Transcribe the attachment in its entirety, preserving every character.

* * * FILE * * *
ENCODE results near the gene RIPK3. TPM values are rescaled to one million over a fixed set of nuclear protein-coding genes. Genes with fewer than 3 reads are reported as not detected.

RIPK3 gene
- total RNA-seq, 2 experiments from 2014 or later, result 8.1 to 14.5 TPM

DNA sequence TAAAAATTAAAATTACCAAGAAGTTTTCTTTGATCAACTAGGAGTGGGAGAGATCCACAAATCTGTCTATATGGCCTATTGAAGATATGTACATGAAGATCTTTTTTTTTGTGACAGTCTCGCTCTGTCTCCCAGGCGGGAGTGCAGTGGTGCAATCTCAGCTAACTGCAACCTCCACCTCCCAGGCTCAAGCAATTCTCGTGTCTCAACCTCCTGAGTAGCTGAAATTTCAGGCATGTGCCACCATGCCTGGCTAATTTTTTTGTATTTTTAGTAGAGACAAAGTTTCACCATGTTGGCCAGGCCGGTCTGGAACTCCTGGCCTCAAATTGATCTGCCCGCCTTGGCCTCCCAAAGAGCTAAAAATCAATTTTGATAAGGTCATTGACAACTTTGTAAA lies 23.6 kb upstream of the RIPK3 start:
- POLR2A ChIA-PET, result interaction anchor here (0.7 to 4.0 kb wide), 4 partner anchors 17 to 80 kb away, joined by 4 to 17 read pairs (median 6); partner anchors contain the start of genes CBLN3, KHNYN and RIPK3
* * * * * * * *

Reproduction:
ENCODE results near the gene RIPK3. TPM values are rescaled to one million over a fixed set of nuclear protein-coding genes. Genes with fewer than 3 reads are reported as not detected.

RIPK3 gene
- total RNA-seq, 2 experiments from 2014 or later, result 8.1 to 14.5 TPM

DNA sequence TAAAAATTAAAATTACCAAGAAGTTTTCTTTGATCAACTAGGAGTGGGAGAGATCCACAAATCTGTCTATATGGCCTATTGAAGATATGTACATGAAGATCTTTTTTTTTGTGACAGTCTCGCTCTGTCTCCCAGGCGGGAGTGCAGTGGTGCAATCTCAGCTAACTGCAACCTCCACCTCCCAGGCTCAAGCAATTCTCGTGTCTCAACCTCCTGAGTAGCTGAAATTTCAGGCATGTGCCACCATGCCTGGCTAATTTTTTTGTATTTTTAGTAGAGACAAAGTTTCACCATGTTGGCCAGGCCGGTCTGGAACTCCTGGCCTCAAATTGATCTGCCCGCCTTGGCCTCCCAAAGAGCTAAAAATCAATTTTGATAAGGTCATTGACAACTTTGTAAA lies 23.6 kb upstream of the RIPK3 start:
- POLR2A ChIA-PET, result interaction anchor here (0.7 to 4.0 kb wide), 4 partner anchors 17 to 80 kb away, joined by 4 to 17 read pairs (median 6); partner anchors contain the start of genes CBLN3, KHNYN and RIPK3